Last week I had the slightly dubious privilege of seeing the Chancellor of the Exchequer, Alistair Darling give a twenty minute presentation at the Anglo-Israel Chamber of Commerce, followed by a ten minute question and answer session. The event was held at Bloomberg’s spectacular building in Finsbury Square in the City and – just, in case I might have forgotten - the prominence of the guest speaker was driven sharply home by the hordes of waiting paparazzi camped patiently on the Bloomberg steps at 7.30am. Not only that, the anxious faces of virtually every worker I saw in the Square Mile, reminded me of the particularly troubled times we are all experiencing.
Several minutes later, I was seated, surrounded by several hundred fellow invitees, awaiting the Chancellor’s address. Now, before I tell you about that, I want to pause a second and relate what my impression of the Chancellor was up until that point i.e. until I saw him “in real life”. Like, I dare say, the vast majority of people in this country, I perceived the Chancellor to be a weak, incompetent man, bullied by the Prime Minister and completely unable to deal with his political remit. I also thought he was a peculiar looking individual with his shock of white hair and black eyebrows.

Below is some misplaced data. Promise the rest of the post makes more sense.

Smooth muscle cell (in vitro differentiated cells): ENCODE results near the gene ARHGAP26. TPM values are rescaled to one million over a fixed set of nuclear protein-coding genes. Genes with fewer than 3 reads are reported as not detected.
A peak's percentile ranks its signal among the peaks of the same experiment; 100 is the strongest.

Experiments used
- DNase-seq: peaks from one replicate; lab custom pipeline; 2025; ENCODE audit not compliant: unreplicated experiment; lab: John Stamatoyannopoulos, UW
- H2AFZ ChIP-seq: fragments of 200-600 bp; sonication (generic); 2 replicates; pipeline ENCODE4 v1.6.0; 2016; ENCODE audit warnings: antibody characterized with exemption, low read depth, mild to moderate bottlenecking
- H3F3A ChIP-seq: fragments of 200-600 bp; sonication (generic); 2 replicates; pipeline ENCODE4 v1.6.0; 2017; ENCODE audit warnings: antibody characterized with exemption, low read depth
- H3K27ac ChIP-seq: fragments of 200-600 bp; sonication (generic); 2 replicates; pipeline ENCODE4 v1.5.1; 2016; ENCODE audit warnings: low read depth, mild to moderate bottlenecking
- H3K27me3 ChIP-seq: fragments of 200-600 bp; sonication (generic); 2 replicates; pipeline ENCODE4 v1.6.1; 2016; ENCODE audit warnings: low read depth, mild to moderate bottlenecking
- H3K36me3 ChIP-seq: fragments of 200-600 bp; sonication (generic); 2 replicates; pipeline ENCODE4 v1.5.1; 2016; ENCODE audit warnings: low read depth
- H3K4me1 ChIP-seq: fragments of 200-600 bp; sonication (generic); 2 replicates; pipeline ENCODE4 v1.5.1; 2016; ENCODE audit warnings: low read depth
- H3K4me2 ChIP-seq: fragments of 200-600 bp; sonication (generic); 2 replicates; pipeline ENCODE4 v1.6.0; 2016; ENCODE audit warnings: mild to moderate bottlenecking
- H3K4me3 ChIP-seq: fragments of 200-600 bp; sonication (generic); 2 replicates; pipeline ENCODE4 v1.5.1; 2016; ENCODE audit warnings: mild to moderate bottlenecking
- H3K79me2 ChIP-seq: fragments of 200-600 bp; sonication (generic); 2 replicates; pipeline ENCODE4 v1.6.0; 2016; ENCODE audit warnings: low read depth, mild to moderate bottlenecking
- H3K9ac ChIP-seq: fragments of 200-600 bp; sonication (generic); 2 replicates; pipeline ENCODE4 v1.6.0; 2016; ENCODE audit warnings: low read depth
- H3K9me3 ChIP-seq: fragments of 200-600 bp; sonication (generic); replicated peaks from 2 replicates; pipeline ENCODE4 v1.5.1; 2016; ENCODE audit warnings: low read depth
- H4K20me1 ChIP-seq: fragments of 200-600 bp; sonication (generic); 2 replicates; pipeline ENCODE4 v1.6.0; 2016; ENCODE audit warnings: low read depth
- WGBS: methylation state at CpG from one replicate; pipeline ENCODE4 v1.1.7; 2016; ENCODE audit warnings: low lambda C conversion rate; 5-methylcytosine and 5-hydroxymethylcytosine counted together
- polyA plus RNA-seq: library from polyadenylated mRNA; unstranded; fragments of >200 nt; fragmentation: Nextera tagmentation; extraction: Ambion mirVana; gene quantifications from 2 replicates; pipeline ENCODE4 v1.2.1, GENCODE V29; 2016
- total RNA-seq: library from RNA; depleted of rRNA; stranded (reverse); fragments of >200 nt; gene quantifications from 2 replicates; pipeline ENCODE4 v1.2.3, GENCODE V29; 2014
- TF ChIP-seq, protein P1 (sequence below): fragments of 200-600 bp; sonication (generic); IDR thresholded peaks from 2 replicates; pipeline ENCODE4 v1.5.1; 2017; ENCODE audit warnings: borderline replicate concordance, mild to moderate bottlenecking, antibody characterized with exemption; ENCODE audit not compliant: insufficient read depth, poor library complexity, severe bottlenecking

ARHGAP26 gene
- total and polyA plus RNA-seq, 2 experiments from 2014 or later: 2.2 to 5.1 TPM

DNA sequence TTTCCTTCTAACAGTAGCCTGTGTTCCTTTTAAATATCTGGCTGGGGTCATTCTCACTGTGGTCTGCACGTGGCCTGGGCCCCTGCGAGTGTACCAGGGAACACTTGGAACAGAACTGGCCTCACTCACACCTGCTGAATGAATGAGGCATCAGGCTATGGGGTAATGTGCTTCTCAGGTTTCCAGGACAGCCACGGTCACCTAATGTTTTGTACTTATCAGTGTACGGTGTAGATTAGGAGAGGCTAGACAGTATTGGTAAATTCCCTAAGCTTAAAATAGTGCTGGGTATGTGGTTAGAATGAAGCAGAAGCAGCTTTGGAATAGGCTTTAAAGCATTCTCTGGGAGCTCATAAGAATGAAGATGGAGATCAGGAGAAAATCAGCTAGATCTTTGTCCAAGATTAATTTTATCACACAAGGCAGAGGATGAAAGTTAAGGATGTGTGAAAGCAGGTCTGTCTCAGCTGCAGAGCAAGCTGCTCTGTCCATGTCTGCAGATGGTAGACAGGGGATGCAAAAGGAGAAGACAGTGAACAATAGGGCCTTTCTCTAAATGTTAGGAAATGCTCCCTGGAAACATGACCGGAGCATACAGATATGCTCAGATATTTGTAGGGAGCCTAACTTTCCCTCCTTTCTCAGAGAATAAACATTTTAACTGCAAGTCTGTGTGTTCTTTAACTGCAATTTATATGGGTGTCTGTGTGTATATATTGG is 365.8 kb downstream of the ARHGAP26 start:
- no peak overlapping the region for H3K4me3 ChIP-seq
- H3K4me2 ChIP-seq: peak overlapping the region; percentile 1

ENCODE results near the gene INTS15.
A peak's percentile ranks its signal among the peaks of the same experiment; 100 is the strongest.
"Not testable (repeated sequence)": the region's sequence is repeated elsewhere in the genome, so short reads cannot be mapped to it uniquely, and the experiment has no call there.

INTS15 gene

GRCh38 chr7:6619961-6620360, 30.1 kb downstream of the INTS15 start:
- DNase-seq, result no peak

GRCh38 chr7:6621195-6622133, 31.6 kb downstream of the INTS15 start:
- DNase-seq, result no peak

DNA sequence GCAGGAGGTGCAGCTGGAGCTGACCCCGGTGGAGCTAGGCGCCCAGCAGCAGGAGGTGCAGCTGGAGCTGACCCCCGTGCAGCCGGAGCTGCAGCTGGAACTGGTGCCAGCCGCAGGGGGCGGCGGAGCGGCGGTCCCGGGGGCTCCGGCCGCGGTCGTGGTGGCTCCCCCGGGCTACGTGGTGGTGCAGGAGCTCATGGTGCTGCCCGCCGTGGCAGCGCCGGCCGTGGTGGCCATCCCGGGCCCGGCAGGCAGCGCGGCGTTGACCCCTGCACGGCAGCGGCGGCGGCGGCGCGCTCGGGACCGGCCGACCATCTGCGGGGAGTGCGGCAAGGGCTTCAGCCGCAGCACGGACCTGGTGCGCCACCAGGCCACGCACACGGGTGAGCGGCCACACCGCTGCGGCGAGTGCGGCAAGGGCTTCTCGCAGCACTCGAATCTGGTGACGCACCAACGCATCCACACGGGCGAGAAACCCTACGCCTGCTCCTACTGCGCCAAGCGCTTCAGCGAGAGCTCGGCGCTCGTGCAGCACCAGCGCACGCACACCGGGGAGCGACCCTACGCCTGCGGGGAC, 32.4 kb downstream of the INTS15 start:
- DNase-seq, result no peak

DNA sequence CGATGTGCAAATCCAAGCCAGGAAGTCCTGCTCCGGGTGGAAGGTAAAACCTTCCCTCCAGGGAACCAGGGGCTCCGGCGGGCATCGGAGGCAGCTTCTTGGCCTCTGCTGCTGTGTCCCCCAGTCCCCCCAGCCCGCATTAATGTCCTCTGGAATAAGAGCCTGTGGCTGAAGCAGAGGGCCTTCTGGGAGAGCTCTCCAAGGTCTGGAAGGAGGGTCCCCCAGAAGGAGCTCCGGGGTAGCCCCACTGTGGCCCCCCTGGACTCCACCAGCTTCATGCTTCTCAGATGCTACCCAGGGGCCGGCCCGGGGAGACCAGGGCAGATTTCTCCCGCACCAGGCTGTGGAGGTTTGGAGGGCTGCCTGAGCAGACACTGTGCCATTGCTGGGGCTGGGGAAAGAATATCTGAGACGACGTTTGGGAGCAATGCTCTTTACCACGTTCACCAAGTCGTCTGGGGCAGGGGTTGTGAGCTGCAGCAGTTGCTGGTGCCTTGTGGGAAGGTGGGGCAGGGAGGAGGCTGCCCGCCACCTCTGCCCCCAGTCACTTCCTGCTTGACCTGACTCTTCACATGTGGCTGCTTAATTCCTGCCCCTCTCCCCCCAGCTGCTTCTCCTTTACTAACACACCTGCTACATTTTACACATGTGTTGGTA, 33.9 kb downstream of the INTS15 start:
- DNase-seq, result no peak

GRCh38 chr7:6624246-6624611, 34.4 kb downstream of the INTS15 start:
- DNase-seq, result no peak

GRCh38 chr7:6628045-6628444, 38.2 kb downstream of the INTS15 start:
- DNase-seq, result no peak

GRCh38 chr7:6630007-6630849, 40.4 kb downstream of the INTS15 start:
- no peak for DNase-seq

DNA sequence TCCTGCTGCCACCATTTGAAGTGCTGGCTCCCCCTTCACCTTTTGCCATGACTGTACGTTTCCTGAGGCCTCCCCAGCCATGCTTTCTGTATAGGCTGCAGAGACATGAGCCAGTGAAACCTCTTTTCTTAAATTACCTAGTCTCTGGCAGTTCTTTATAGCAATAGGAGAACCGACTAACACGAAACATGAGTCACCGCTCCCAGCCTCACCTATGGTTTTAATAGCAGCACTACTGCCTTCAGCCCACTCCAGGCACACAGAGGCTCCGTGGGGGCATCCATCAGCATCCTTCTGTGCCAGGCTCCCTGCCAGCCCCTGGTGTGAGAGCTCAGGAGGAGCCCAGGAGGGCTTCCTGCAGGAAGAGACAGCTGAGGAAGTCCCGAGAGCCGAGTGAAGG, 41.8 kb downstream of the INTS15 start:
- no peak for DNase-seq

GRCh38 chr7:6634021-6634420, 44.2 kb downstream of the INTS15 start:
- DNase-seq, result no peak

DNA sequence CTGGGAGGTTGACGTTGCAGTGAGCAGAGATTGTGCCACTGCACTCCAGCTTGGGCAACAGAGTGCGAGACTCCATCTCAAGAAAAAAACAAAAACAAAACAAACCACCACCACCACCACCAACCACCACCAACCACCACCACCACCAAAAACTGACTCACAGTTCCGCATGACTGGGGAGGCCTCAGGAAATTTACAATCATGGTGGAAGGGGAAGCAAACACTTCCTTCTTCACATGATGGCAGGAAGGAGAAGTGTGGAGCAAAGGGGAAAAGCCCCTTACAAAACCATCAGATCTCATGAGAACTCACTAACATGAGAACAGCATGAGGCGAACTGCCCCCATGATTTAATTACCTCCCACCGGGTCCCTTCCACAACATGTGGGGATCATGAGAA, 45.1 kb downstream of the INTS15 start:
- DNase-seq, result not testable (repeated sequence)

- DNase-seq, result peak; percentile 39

However, the “reality” was somewhat different. I still think the Chancellor looks a bit strange but he came across as very warm, witty and – dare I say it – competent. Although he didn’t say anything new, his address, which was given without notes, was flawless and he handled all the questions thrown at him with total efficiency. After the address, everyone around me was saying the same thing. How could the Chancellor’s “real” personality be so at odds with his media image?
Almost eighteen months ago, I had a very similar experience. The politician in question was also the Chancellor of the Exchequer. But it was a Chancellor on the verge of becoming a Prime Minister. Gordon Brown was the special guest of Henry Grunwald, the President of the British Board of Deputies of British Jews at their annual dinner. I was able to speak briefly to Mr Brown, who was extremely warm and charming and the then-Chancellor’s ensuing address was both humorous and profound.
Again, up until the time I experienced the “real” Gordon Brown, I had always perceived him to be dour, humourless and rather unpleasant. The contrast was remarkable.
But why is it remarkable? Logic dictates that to attain the highest echelons of political power, you have to be a very impressive individual. But maybe the underlying truth is that we live in a society that is deeply cynical about the integrity and competence of its politicians and this reflects itself in a media, dominated by short sound bites and scathing columnists. Either that or underneath their superficial charm and sincerity, top politicians are merely clueless, self-serving egotists.
Meanwhile, I have still not met anyone who has a kind word to say about Harriet Harman but please correct me if I’m wrong!